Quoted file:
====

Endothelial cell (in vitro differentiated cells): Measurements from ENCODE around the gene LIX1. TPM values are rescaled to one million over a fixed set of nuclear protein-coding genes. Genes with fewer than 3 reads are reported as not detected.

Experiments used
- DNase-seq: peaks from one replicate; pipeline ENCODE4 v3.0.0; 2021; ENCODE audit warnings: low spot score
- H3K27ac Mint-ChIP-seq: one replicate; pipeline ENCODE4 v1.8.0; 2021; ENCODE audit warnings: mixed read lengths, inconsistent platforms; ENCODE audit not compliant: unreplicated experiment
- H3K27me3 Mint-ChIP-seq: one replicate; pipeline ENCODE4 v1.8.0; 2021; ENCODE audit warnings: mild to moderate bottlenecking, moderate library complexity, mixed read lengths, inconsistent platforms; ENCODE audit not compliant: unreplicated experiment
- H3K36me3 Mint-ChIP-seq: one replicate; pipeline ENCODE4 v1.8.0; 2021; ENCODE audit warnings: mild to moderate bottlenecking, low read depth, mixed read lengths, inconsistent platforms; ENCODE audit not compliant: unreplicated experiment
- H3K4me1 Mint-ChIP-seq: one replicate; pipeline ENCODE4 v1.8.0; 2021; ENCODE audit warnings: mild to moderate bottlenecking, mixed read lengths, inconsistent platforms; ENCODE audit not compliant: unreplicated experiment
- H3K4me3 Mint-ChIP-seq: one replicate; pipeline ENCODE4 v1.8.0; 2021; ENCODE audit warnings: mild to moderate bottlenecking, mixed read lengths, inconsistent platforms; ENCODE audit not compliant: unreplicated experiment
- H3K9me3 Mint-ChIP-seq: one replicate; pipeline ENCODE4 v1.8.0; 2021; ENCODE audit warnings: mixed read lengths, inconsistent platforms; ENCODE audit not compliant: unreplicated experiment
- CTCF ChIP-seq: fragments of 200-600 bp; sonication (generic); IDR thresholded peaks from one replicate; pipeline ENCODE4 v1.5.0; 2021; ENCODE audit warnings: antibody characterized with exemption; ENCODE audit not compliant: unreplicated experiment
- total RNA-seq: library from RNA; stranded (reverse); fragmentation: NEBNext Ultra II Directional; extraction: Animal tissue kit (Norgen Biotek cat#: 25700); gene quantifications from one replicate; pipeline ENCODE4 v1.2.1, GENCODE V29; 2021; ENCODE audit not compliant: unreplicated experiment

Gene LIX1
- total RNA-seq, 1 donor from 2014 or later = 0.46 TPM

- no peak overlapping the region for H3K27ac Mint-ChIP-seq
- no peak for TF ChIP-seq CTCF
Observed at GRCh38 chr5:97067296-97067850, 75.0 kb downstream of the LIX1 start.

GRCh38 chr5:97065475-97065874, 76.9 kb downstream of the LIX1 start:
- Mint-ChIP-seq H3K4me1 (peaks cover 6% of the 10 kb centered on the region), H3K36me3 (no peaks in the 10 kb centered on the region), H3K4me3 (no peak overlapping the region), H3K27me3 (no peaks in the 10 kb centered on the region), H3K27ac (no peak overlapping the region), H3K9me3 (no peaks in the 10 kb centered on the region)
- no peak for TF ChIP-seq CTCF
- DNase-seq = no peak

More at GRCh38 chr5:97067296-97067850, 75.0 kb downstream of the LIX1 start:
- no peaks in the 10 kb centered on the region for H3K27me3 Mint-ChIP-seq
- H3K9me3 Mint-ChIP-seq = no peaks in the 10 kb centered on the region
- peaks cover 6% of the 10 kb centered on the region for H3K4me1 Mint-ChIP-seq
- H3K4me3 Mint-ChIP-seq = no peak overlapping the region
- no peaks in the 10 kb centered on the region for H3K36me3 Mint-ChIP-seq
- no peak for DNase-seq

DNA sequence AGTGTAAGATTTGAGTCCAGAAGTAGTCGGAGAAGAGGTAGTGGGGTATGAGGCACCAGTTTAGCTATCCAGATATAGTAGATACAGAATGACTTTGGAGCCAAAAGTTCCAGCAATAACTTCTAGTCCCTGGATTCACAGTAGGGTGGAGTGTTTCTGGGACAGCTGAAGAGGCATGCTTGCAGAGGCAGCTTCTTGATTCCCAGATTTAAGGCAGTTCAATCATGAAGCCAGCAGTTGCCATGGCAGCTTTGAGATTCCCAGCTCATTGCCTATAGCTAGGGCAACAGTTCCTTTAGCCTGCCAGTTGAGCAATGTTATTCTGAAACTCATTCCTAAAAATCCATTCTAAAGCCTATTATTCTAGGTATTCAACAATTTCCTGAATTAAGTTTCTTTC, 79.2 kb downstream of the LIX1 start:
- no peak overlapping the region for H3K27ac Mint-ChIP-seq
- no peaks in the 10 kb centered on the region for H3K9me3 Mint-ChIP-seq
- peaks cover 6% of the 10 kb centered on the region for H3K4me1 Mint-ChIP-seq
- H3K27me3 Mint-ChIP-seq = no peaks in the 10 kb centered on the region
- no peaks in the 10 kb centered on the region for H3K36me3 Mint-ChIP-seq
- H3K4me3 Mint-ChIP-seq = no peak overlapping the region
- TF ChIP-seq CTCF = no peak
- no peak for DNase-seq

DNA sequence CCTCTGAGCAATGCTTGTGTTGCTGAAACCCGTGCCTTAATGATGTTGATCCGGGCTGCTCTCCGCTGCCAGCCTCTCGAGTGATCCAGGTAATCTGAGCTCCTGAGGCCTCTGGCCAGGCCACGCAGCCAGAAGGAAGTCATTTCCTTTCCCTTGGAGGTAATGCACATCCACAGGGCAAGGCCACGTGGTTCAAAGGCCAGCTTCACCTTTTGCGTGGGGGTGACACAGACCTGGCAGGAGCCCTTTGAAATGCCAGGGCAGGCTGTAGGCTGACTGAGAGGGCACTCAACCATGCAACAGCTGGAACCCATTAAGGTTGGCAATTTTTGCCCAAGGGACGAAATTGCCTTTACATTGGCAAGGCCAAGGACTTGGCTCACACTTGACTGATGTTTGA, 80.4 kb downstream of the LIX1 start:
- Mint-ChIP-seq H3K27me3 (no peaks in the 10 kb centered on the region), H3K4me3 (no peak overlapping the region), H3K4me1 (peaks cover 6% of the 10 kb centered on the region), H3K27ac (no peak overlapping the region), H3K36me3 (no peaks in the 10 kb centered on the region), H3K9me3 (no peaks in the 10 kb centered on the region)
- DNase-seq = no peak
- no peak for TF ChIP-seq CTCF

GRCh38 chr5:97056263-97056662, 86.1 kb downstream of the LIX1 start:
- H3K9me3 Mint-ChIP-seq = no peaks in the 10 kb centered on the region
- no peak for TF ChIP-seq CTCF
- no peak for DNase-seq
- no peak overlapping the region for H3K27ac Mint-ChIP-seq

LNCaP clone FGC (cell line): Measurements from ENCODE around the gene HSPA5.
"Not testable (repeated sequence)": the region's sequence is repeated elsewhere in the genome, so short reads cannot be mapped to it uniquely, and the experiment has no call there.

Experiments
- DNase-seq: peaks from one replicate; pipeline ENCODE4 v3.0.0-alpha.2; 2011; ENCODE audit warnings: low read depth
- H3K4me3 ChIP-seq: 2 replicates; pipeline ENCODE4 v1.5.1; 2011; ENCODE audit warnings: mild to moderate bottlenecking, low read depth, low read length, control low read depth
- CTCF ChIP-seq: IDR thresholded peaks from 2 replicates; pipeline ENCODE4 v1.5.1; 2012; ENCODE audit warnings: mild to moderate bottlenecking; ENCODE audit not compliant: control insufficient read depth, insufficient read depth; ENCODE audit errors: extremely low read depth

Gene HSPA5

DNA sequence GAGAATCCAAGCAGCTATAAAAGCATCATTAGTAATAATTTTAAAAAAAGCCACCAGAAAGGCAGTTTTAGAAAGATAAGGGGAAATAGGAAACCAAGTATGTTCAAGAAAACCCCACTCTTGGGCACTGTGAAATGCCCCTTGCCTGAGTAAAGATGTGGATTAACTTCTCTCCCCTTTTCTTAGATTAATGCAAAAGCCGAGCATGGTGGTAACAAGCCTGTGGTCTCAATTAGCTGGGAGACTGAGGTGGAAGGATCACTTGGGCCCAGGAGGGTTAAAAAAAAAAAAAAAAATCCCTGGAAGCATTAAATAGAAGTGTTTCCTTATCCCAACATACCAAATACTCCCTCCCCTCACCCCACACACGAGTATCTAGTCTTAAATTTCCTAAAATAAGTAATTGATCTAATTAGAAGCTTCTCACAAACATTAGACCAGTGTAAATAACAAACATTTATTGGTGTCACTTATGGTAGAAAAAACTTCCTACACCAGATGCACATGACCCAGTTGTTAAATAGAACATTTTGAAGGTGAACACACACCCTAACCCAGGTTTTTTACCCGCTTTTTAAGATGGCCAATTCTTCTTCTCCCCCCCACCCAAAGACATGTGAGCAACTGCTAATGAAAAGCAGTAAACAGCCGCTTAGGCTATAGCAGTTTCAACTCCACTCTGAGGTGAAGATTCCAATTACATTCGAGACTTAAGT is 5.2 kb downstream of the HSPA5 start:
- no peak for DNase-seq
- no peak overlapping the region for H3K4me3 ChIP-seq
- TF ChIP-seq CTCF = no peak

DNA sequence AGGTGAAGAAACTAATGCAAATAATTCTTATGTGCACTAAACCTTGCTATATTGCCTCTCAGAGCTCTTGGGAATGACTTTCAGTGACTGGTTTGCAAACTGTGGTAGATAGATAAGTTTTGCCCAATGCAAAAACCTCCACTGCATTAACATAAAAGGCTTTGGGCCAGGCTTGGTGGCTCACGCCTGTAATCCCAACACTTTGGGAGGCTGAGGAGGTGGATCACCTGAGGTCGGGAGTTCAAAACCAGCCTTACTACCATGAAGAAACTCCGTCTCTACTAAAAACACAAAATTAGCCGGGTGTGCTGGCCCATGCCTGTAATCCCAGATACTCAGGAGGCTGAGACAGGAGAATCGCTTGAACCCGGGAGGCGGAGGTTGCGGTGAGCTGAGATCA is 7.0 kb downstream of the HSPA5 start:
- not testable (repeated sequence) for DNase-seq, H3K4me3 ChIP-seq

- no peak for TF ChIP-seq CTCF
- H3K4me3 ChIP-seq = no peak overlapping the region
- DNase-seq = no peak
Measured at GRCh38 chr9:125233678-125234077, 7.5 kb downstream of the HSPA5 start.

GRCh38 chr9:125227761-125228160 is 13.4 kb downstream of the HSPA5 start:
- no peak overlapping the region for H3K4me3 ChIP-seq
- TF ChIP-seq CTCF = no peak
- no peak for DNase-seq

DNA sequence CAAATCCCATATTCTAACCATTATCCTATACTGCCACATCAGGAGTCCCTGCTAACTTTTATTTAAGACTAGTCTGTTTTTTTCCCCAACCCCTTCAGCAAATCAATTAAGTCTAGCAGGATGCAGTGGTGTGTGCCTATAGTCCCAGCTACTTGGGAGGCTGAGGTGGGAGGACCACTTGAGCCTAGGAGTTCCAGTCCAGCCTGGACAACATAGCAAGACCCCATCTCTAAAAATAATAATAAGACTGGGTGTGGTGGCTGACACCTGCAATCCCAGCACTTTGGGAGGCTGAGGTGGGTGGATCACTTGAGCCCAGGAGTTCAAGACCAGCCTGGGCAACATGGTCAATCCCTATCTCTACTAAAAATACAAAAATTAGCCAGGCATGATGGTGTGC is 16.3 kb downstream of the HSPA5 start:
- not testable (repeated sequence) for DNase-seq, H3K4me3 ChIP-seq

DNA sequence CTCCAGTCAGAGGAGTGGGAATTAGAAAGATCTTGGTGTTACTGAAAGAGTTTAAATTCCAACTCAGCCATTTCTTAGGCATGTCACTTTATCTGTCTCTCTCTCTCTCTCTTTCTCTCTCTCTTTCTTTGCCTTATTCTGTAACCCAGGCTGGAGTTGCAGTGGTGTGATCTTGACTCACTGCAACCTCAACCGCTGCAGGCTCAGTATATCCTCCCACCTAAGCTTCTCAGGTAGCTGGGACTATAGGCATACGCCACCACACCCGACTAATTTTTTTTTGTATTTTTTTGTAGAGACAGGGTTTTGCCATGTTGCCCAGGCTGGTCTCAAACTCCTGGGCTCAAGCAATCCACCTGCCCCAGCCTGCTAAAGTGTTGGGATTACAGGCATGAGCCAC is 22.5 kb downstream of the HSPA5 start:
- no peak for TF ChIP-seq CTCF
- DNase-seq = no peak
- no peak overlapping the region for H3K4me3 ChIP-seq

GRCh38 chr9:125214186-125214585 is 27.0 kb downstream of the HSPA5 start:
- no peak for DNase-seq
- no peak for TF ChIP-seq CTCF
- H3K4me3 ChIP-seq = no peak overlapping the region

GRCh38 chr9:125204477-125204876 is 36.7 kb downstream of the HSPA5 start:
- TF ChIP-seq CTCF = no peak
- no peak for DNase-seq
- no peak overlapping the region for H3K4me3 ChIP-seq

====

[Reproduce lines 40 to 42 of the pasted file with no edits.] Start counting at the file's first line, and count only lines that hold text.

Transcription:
- no peak for TF ChIP-seq CTCF

GRCh38 chr5:97056263-97056662, 86.1 kb downstream of the LIX1 start:
- H3K9me3 Mint-ChIP-seq = no peaks in the 10 kb centered on the region